The laws of attraction


CBRE Directors Moshe Greengarten and John Micallef tell MHD how e-commerce is changing the landscape for industrial real estate, and how companies should prepare for what’s to come. 

Two years ago, Kemps Creek, a relatively unknown suburb almost 40 kilometres from Sydney’s city centre, was a tough sell. John Micallef, Director of Advisory & Transactions for CBRE’s Industrial & Logistics Operations, recalls trying to make the pitch. 

“You would tell people about Kemps Creek and they would just ask: ‘Where’s that?’” he tells MHD. “You’d tell them it’s a new location, currently it’s just farmland and they’d tell you they would rather not go there.”

Fast-forward 24 months, however, and Kemps Creek is now one of the most sought-after industrial areas in Sydney. The game changer was Amazon announcing in June 2020 that it would be building Australia’s largest warehouse in the location. Not only did it represent a significant commitment for Amazon, but it put Kemps Creek on the map for industrial users. 

“Now you show people a map, and say, that’s where Amazon is going, and they say: ‘No problem, that location works for us,’” says John.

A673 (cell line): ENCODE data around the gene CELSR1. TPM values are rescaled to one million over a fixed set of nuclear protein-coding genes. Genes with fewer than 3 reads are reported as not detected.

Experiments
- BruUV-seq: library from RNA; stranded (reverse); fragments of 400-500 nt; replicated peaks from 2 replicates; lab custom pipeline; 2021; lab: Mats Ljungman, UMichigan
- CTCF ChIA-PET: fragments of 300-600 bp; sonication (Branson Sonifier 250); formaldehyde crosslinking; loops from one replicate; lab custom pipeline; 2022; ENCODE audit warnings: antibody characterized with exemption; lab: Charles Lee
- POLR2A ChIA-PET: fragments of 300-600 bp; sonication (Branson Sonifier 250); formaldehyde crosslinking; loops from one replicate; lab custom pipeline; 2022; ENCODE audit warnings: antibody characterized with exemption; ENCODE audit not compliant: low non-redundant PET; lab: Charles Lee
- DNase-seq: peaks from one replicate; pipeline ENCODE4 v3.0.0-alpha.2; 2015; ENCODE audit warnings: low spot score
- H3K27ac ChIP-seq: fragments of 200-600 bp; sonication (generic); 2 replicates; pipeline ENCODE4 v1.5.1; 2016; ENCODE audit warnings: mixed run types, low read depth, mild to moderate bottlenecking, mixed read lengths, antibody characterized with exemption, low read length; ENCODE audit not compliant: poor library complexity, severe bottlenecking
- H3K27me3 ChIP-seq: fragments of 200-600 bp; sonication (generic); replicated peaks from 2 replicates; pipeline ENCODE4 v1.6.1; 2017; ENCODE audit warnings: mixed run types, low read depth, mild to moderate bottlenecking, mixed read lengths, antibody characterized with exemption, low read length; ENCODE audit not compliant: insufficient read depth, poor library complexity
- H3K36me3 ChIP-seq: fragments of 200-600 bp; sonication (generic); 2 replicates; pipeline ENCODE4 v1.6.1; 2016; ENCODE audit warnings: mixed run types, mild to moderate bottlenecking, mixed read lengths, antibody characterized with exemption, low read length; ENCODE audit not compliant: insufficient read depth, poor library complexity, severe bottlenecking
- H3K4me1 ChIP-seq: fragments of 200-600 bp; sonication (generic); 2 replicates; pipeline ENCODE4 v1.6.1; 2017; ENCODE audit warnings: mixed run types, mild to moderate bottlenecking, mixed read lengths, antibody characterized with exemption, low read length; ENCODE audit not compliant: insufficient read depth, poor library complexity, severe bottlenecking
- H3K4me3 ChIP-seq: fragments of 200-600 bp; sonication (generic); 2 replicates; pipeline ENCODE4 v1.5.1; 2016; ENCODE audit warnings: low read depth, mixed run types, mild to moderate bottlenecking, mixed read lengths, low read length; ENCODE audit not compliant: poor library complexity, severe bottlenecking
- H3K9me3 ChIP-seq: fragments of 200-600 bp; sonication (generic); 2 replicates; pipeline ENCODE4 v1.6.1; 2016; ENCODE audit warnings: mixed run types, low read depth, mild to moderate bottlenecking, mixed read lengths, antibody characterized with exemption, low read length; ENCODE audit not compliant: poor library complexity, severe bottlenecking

The attraction of up-and-coming areas like Kemps Creek is part of a transformation of industrial real estate that John has witnessed as e-commerce has grown. Over the past two years John says he’s seen a major change in the size, scope and scenery of warehouses. John and fellow CBRE Director Moshe Greengarten share with MHD what the nature of those changes means for companies currently on the hunt for industrial real estate. 

Deals are getting bigger

Amazon’s warehouse will be Australia’s largest ever built, at an astounding 191,000 sqm. This follows other recent major warehouses CBRE has negotiated including Quatius Logistics at 27,000 sqm, H&M at 27,000 sqm, Amber Tiles at 12,000 sqm and JB HiFi at 12,000 sqm. John confirms that the size of deals they’ve been seeing has increased remarkably as a result of the e-commerce boom, as well as companies wanting to be less reliant on other countries. He notes that a few years ago, the average request for a warehouse was 10,000 to 15,000 sqm. Now he is seeing average requests at 15,000 to 20,000 sqm. 

“It used to be that people didn’t want to hold a lot of stock, they kept their inventory to the minimum,” he says. “They were following that ‘just-in-time’ model. Now it’s the ‘just-in-case’ model, where they want to hold more stock. Something could happen with China, shipping prices could go up, or a ship might block the Suez Canal again. During COVID you saw some companies with no stock to sell, which was a very dangerous situation.”

John says holding extra inventory makes a lot of sense from a business perspective. He notes that average warehouse rent is around five per cent of a business’s cost base. If a company opts for an extra 20 per cent capacity in their warehouse, it will still only form a small percentage of its cost base. It’s a small increase in the bottom line, he notes, but can greatly reduce the risk of not having any product on hand. 

The consumer warehouse